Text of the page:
Yesterday’s YouGov poll also had the fortnightly tracker of people’s attitudes towards the cuts. It’s the first time they’d been asked since the VAT rise came into effect, and show a significant drop in public support.

Asked if the government’s cuts will be good or bad for the economy only 38% now think they will be good, compared to 47% who think they will be bad. In comparison between October and December last year it was roughly even between people thinking the cuts would be good and those thinking they would be bad.

On whether the cuts are being done fairly or unfairly, 57% now think the cuts are being done unfairly, again the highest we’ve shown so fair. Finally 72% of people now think the cuts are having an impact on their own lives, up sharply from 62% in December.

Note that 52% of people still think the cuts are necessary, 35% unnecessary. So while people increasingly don’t like the cuts and think they are unfair… a slight majority think they are necessary.

UPDATE: On unconnected matters, MP Eric Illsley has pleaded guilty to false accounting. If he gets a sentence of over 12 months (or chooses to fall on his sword) he will be disqualified from the Commons and we’ll have a new by-election in Barnsley Central (we should also have a by-election in Belfast West at some point once Gerry Adams resign to contest the Irish general election).

222 Responses to “Falling public support for cuts”

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  1. I’ve been a regular BBC Radio 4 Today programme listener for some time now, a habit forged during my daily early morning pilgrimages to work over many years. I’ve even developed a tolerance to John Humphreys as I’ve weaved my weary, bleary way across the nation’s chaotic and congested commuter arteries, otherwise known as the motorway network, but I’m more a Jim Naughtie man myself, as anybody should be who has, for example, listened to his erudite and informative essays from America every four years as he covers the US Presidential elections. I’m less sure about the relative newcomers to the programme, Evan Davis and Justin Webb, but the crew, along with Sue MacGregor, have been my dawn companions for many decades now.

    Anyway, I digress. This morning at about 7.20am, Norman Smith, the BBC’s Chief Political Reporter, did a fascinating piece from the Oldham East and Saddleworth by-election, with two things particularly catching my ear and tickling my interest.

    Firstly, he felt that the long-standing Liberal tradition and mature grass roots party organisation in the seat might well shore up the Lib Dem vote, despite the party’s lowly standing in the national opinion polls. Secondly, he interviewed a died-in-the-wool Tory Party supporter and activist, and you could almost hear the venom being spat as she spoke, who said that she and her party had always regarded the Lib Dems as their sworn enemies in the constituency and went on to say that, wait for it, she knew many Tories who were going to vote Labour to keep the Lib Dem candidate out! She categorically denied any soft pedalling to help her coalition partners; in fact, quite the reverse. My flabber hasn’t been so gasted for many a long year!!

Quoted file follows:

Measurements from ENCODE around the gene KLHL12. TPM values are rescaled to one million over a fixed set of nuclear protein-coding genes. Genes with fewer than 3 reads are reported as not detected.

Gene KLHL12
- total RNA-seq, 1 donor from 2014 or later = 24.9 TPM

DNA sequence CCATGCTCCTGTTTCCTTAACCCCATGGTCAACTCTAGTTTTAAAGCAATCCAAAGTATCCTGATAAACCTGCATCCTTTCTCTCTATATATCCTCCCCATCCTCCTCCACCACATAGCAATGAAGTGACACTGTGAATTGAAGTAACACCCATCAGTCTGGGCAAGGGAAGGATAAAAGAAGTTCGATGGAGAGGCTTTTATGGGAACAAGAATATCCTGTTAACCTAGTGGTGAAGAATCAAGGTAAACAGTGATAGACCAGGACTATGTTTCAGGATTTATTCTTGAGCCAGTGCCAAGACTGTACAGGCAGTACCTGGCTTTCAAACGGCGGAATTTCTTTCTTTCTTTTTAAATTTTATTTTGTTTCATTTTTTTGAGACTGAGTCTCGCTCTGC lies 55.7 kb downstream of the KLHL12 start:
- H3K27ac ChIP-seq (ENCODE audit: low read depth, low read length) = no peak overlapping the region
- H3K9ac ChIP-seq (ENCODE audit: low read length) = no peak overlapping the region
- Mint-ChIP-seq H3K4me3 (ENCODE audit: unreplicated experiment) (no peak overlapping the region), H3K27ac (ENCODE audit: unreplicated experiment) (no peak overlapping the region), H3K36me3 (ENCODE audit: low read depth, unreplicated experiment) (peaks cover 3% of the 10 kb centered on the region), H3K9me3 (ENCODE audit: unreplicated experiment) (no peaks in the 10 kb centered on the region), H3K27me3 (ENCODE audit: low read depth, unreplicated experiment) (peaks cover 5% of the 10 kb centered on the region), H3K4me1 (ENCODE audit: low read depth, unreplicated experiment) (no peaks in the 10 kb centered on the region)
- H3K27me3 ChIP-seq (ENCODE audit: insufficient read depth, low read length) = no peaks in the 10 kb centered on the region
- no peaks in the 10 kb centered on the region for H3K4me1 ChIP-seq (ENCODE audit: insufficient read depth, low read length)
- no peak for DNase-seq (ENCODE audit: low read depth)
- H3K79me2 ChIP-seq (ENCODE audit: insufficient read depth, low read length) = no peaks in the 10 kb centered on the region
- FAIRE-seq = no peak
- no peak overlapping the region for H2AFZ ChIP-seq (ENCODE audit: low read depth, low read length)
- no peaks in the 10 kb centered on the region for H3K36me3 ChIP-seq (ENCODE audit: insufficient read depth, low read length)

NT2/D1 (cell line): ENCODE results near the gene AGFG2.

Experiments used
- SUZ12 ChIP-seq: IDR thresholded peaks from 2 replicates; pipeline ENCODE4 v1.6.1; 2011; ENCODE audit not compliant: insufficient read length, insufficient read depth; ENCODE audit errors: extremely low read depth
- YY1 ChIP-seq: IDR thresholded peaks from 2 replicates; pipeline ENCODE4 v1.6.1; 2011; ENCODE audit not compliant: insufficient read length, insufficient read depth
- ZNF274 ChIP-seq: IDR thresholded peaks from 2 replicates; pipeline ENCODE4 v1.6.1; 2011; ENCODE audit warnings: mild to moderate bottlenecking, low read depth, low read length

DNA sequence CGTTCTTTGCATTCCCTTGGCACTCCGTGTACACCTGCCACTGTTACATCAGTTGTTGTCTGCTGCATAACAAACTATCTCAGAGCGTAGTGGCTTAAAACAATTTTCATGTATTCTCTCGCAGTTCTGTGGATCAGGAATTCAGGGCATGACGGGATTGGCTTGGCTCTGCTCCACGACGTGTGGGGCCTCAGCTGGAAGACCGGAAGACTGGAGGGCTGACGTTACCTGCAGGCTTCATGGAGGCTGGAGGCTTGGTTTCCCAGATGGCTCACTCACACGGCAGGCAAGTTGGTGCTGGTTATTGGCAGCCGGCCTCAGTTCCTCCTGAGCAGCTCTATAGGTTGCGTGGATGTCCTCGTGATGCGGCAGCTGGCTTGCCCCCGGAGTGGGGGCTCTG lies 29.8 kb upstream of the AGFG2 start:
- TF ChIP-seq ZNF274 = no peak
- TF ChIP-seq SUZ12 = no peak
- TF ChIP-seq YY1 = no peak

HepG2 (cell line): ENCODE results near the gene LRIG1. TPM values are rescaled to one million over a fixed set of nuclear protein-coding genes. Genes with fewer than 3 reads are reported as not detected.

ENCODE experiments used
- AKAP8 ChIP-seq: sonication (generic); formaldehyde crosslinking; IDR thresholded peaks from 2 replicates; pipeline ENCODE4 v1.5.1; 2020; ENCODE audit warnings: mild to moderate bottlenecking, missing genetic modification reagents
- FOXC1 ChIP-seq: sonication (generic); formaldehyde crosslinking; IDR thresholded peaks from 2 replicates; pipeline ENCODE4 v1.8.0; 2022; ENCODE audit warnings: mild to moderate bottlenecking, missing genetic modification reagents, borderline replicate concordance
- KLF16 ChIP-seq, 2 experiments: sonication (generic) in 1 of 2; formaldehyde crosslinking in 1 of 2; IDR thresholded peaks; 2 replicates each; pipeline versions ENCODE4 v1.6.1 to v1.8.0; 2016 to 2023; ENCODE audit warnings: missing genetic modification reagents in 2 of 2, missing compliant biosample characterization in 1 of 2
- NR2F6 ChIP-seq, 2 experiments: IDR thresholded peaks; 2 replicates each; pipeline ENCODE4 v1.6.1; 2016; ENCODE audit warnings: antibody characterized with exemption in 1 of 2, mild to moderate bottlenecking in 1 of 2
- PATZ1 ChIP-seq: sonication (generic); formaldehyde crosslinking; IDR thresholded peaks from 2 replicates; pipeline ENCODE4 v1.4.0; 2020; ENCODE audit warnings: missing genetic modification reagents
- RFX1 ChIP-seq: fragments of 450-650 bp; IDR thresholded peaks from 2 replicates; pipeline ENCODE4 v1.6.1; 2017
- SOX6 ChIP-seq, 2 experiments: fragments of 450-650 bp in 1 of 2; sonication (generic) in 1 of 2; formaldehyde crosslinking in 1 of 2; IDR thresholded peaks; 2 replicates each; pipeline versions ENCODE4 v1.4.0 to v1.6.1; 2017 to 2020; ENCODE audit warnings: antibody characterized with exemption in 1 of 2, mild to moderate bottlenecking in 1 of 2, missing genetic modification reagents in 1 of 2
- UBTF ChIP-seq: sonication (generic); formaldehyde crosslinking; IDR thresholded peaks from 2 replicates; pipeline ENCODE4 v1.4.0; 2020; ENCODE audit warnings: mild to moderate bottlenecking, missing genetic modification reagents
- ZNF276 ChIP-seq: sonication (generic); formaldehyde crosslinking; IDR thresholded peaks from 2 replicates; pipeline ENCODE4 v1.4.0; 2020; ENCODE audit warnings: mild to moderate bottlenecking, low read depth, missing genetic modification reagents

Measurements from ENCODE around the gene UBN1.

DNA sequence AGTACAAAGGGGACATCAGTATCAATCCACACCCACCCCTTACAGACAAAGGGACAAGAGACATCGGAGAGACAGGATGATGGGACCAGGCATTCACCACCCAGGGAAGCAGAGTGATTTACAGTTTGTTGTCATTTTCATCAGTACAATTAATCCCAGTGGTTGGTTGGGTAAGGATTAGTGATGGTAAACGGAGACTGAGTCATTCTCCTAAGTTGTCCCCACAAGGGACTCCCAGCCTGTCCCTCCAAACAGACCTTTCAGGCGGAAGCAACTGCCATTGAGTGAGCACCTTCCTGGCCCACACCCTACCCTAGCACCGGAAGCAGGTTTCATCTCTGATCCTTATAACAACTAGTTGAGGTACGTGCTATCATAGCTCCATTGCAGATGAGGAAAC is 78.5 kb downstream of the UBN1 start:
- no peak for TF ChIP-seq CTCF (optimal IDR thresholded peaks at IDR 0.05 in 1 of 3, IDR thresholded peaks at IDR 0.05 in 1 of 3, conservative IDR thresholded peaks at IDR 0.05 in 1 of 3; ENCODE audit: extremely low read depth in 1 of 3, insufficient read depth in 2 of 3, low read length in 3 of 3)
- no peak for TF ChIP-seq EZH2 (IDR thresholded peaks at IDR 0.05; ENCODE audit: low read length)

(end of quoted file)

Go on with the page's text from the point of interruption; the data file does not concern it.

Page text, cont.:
The tangled, political webs we weave and who’d bet their life on the result in a pot-pourri of a constituency like Oldham East and Saddleworth? I’m staying up for the count and declaration for this one, that’s for sure!

    As for my final prediction. I’m sticking with a narrow Labour win. 500-800 majority.

  2. i wonder what the odds are of the oldham east and saddleworth voters going to the polls three times in one year

  3. RiN

    Are their local elections there in May? That would produce a bit of certainty in the odds! :-)

  4. Yes, Mr Hadley…that’s what I’ve been hearing here and there. (Some*) Tories would rather switch to Labour than see Lib Dem win.

    It’s a volatile cocktail. Fun from afar!

    *Just how many some is, that’s the question.

    I still say a pretty massive Labour win, bearing in mind the protest element too.

  5. @Nick Hadley

    PM (one hour) can’t compete with Today (three hours) for in-depth coverage, but this evening they had a slightly tounge-in-cheek piece (21 min mark on iplayer) where journalist Betty Milligan went on a search for the office for the “Big Society” in Whitehall. Should be of help to anyone still confused about Dave’s big idea. ;)

  6. Nick and Nick

    There really shouldn’t be any surprise over this. Officials from different political parties are at their most vicious when their policies are fairly similar on many political spectrums and they are competing for the same group of “core” voters.